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Stocks end higher but fall short of record high

Stocks ended mostly higher Friday after market had brief stumble afternoon. | AP file photo

Stocks ended mostly higher Friday after the market had a brief stumble in the afternoon. | AP file photo

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Updated: February 24, 2014 4:17PM



NEW YORK — The stock market ended higher Monday, but a late fade kept it from closing at an all-time high.

The market marched broadly higher most of the day, helped by optimism about the economy and more corporate mergers, only to slowly lose momentum in the final half hour of trading.

The Standard & Poor’s 500 index ended up 11.36 points, or 0.6 percent, to 1,847.61 — just short of its record close of 1,848.38 set on Jan. 15. The momentum helped the index set a new intraday high of 1,858.76 earlier in the day, however.

The Dow Jones industrial average rose 103.84 points, or 0.6 percent, to 16,207.14 and the Nasdaq composite rose 29.56 points, or 0.7 percent, to 4,292.97.

Investors had little in the way of economic data or corporate earnings to work through, so much of Monday’s focus was on another round of corporate deal making.

Chipmaker RF Micro Devices jumped $1.22, or 21 percent, to $7.03 after it said would buy a competitor, TriQuint Semiconductor, in an all-stock deal valued at about $1.56 billion. TriQuint soared $2.41, or 26 percent, to $11.64.

Meanwhile, men’s clothing chain Jos. A. Bank rose $4.99, or 9 percent, to $60.04 after competitor Men’s Wearhouse increased its buyout offer. Men’s Wearhouse rose $3.40, or 8 percent, $48.51.

M&A has taken off this year. Last week, Forest Laboratories and Actavis announced a $25 billion merger and Facebook said it was buying WhatsApp for $19 billion. That’s on top of deals or offers announced this week.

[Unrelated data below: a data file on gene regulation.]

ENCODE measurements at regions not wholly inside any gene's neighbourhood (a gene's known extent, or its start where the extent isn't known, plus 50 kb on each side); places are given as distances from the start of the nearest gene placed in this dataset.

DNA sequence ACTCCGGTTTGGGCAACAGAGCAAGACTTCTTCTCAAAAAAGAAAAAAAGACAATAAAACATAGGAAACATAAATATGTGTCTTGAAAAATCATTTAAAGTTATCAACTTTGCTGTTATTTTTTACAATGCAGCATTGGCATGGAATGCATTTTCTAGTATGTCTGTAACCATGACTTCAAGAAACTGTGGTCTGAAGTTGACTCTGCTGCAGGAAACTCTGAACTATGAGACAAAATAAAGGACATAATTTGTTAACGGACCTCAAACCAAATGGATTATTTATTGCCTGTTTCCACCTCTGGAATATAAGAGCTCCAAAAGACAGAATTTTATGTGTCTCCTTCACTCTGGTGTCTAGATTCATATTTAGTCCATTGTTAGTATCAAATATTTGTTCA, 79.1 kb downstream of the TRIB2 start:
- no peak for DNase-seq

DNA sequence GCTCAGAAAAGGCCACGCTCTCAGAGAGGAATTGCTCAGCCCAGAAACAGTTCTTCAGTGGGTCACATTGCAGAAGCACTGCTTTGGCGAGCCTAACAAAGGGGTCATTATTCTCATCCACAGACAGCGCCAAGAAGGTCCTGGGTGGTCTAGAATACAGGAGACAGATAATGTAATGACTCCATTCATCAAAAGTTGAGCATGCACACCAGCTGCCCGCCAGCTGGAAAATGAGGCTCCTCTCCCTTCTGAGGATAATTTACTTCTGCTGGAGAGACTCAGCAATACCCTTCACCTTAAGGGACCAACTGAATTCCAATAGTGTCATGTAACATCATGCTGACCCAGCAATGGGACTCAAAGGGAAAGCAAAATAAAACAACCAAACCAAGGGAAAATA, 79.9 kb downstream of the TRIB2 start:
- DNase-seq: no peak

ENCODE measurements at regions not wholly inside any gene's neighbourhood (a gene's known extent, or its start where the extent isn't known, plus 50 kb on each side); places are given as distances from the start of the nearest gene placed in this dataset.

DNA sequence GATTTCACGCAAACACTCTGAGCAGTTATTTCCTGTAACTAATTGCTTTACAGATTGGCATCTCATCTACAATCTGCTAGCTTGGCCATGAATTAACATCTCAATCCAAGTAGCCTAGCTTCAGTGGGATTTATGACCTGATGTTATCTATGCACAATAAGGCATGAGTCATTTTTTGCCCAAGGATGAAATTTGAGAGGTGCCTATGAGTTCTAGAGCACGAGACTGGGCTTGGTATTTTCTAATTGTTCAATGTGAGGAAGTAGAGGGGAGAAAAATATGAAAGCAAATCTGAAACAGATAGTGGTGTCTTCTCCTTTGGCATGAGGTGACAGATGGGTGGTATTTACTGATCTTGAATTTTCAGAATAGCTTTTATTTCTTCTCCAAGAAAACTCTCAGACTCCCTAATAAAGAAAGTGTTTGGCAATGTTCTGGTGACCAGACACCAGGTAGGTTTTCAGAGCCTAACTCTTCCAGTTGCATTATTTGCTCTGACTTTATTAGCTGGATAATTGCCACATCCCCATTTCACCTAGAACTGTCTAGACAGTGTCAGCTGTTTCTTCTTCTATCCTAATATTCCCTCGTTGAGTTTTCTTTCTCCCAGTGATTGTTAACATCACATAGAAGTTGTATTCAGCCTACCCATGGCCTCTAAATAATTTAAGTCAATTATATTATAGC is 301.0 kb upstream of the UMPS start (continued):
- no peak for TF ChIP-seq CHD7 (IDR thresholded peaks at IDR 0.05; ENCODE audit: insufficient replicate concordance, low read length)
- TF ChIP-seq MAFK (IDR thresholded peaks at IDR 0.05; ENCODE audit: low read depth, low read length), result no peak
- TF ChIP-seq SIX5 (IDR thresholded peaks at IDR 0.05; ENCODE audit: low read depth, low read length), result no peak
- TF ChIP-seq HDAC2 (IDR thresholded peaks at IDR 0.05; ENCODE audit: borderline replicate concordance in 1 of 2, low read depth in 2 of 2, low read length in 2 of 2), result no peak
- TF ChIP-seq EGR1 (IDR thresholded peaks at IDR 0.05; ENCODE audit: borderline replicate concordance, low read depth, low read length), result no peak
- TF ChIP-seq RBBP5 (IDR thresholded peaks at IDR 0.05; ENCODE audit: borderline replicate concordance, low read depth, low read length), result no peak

Companies buying competitors, or buying up a company whose product interests them, should be seen as a positive for stocks, market watchers say.

“It shows that companies still see value in this market, even at these highs,” said Quincy Krosby, a market strategist at Prudential Financial.

In the last two-and-a-half weeks, the stock market has basically erased of the losses it experienced after a difficult start to the year.

The S&P 500 index was down as much 6 percent for the year as of February 3 as investors worried about emerging markets like China and Turkey. The U.S. economic recovery was also showing signs of slowing growth.

But the U.S. stock market has recovered as turbulence in overseas markets calms down.

In the latest development in overseas markets, the chaos in Ukraine came to an abrupt halt over the weekend following the ouster of President Viktor Yanulovych. Investors had been worried about the escalating violence.

“The risks in emerging markets continue to recede, and now the problems in the Ukraine are out of the way,” said Bill Stone, chief investment strategist at PNC Wealth Management.

The S&P 500’s 1,850-point level continues to be a ceiling for investors trying to bid stocks higher. The index has tried to close above 1,850 three times in the last three months, failing each time.

Investors have a chance to test all-time highs after economic reports come out later this week.

Fed Chair Janet Yellen will testify in front of the Senate Banking Committee on Thursday. Economic reports this week include durable goods orders and U.S. fourth-quarter gross domestic product.

Government bond prices were flat Monday. The yield on the 10-year Treasury note was unchanged from Friday at 2.74 percent. The price of oil rose 62 cents to $102.82 a barrel. Gold rose $14.40 to $1,338 an ounce.

In other corporate news:

Netflix and Comcast reached an agreement to ensure that the online video service’s shows and movies are streamed smoothly. No details were released about the cost to Netflix. Comcast gained 10 cents, or 0.2 percent, to $51.15 and Netflix was up $14.77, or 3 percent, to $447.

eBay rose $1.71, or 3 percent, to $56.30 after the activist shareholder Carl Icahn disclosed a 2 percent stake in the company. Icahn is looking to replace several members of eBay’s board of directors.



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